The old and new kid on the block

Barring any training ground mishaps, two boys in green can be expected to dominate attention in tomorrow night’s friendly against New Zealand at the Aviva.

The old and new kid on the block

Barring any training ground mishaps, two boys in green can be expected to dominate attention in tomorrow night’s friendly against New Zealand at the Aviva.

At 27, Robbie Brady is the old kid on the block making a welcome return to the fold while, ten years his junior, fellow Dubliner Troy Parrott is set to experience his first senior outing for his country.

Brady had only just turned 16 when he left St Kevin’s Boys for Manchester United in 2008 and, from what he has seen so far of Parrott’s progress at Spurs, reckons the new kid on the block is better equipped to deal with all the challenges of life at a big club than he was himself back in the day.

“When I was younger I didn’t have the drive it took to force myself into a Manchester United first team,” Brady admits. “I was sort of thrown in there, I was young, away from everyone, I was going back to Dublin all the time.

“It’s a massive thing getting moved up and away at some young age. In hindsight, I would have done some things differently. I was a young lad from Dublin, I’d just signed for Man United. I was on top of the world. Anything anyone said to me I was taking it in my stride.

“Not that I thought I’d made it, by any means. When you go to a club of such stature, you’re a drop in the ocean. When you’re signing, you may have a good name about yourself here but when you go over there you have to prove yourself and do all things right, which I didn’t do, half the time.

“Still I had enough ability, workrate, and drive so that I was given the chance at Hull and I managed to play. And at 19, 20, I’m thinking, ‘I’ve given myself a chance here and I have to keep going’.”

Reminded of the story that he once stood aside to allow Ronaldo skip the queue in the United canteen — for which lack of self-assertion, the teenager supposedly got a blast of the hair-dryer from Alex Ferguson — Brady smiles and says: “All stories grow arms and legs…”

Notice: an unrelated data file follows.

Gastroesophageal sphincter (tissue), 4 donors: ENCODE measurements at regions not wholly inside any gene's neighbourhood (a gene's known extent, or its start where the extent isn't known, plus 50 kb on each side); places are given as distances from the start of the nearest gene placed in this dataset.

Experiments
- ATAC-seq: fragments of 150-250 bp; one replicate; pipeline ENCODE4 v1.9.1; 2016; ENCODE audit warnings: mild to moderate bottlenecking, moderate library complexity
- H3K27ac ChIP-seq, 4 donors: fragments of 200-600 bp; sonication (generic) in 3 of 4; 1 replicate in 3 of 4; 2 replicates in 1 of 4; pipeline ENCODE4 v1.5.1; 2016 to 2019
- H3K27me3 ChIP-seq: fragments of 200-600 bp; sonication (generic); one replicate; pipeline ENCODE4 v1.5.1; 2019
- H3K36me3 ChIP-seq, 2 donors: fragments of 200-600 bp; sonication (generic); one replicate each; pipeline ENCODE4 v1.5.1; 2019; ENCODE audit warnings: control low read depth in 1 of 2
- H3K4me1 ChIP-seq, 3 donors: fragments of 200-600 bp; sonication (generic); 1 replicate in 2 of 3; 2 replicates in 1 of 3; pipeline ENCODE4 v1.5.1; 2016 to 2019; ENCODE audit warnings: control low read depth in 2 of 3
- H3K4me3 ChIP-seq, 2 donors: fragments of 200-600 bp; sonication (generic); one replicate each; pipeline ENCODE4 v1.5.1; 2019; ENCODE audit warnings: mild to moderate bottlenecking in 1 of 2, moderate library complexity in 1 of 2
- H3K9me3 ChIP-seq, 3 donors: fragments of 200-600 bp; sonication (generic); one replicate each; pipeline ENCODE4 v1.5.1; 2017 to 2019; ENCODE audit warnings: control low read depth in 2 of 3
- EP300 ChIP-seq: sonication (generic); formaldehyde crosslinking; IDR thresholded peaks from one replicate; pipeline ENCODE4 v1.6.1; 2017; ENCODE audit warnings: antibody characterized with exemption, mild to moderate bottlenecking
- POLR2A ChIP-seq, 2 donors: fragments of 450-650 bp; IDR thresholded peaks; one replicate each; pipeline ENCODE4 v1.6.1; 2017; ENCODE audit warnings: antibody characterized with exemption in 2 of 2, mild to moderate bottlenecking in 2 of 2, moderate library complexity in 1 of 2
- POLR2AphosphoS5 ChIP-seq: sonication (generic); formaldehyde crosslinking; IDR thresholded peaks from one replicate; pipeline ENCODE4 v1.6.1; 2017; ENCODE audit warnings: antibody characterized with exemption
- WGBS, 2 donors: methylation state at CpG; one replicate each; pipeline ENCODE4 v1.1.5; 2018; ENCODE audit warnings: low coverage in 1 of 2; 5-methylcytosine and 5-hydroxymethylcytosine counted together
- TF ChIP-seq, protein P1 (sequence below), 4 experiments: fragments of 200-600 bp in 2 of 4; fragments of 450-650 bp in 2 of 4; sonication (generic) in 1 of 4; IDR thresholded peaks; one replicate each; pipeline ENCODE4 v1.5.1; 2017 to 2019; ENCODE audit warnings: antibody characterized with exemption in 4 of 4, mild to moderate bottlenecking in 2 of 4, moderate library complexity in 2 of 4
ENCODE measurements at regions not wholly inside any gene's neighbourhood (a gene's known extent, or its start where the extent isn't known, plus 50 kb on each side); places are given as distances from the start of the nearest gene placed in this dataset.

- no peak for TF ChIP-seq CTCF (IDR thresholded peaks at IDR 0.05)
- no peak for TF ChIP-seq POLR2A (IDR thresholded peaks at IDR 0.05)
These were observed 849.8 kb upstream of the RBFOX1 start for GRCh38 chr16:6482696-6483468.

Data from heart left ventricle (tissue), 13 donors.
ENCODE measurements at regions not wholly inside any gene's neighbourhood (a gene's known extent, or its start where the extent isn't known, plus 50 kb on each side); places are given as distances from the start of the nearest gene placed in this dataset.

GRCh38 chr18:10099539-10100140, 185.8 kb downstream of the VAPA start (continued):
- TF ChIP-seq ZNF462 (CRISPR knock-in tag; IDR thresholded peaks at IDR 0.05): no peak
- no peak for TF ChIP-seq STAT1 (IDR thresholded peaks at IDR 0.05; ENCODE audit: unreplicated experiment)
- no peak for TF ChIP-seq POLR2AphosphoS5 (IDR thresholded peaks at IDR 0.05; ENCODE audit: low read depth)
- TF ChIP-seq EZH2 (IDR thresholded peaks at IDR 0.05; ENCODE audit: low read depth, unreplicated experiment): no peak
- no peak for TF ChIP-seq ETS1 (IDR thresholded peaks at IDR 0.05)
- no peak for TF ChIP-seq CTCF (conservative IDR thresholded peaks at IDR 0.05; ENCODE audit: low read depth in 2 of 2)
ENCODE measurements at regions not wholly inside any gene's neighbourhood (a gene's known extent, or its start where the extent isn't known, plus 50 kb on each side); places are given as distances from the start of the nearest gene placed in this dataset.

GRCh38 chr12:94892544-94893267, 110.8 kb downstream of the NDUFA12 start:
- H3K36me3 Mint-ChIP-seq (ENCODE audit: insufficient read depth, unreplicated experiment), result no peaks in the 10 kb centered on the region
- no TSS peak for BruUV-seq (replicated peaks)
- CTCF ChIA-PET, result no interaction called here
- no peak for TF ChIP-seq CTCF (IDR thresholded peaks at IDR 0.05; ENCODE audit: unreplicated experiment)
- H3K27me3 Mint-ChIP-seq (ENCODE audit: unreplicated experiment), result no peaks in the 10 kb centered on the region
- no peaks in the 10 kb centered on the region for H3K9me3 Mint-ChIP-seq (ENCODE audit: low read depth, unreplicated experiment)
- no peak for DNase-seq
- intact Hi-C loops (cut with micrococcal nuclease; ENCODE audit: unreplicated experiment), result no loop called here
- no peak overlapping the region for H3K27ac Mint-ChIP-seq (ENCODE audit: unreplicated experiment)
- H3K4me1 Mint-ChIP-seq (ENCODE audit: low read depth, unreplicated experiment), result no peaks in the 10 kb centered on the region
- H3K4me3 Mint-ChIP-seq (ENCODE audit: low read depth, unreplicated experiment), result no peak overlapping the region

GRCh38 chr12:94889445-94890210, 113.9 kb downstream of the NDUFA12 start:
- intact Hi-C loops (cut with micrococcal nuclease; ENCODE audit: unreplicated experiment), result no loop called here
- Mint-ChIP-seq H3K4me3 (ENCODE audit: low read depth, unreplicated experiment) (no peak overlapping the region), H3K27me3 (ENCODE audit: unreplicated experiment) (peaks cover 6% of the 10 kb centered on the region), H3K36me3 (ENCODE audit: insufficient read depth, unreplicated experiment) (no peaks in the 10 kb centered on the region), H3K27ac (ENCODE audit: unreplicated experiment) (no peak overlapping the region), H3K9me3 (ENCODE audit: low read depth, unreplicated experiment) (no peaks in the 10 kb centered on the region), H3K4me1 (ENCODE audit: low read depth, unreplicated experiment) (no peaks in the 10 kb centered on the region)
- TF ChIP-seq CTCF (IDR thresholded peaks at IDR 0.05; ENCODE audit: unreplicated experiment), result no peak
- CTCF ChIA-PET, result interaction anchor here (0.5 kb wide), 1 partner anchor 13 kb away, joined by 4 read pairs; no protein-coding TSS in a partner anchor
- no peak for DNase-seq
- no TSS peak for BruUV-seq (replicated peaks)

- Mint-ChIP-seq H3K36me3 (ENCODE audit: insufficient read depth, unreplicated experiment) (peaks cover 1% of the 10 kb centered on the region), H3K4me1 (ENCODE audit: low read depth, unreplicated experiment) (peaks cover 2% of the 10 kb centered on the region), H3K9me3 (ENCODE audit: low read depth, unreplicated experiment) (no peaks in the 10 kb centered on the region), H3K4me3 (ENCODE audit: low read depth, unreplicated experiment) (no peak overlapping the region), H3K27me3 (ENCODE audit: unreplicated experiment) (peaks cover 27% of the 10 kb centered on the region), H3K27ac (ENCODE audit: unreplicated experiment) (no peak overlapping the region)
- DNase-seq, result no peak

But he does admit to “a little bit of naivety” on his part in those early years, noting that some of the other lads in the youth set-up at Old Trafford “would have been around clubs like Man United and were getting to go in and train from seven, eight, nine years of age, having a feel for it and knowing what has to be done. It probably took me a couple of years to get all that onboard.”

Already, Brady says he senses that Parrott is considerably more clued-in. “Definitely. No one pushes on as quick as he does without going in and doing things right. He seems to have got his head down, training well, pushing on great, and progressing great. It’s a great thing for Ireland to see someone so young going and playing.

“Please God he can get more football. He seems to have the backing of [Tottenham boss Mauricio] Pochettino to have played in those games pre-season at such a young age. I’d say just keep doing what he’s doing ad stick at it because it’s paying off for him so far and things can only get better for him.”

And for the comparative veteran seeing such a fresh face coming into camp — does it feel like a changing of the guard? “It’s mad because we haven’t been blessed with youth in the squad until the big change,” he says.

“Him coming in is brilliant — the stature of him for 17! You’re training with him this week and he’s clever, he’s got an eye for a pass, an eye for a goal, a big frame. He’s a confident young lad, he didn’t train like he was nervous on his first day. He was fine. It didn’t seem to faze him at all. We’ll help him if he needs anything. But he doesn’t seem to need anything at the minute, he seems ready to crack on and play football.”

As indeed does Brady, after a couple of injury-blighted years and that recent shortage of first-team game time at Burnley which makes tomorrow’s match an important one if he is to convince Mick McCarthy that

— as the player himself insists —

he is ready to hit the ground running against Denmark next Monday. “I’m excited,” he says. “It’s been about game time and he (McCarthy) said it from the start. But when the squads were being announced and (I wasn’t included) it was very disappointing and it was a hard one to take. But I have got my head down and have been training well for the last few weeks. I’ve also managed to get some more game time.

“So this is a good opportunity. I’m looking forward to Thursday to show what I’m about and show that I should be here. And hopefully I will do enough to get minutes on Monday.”

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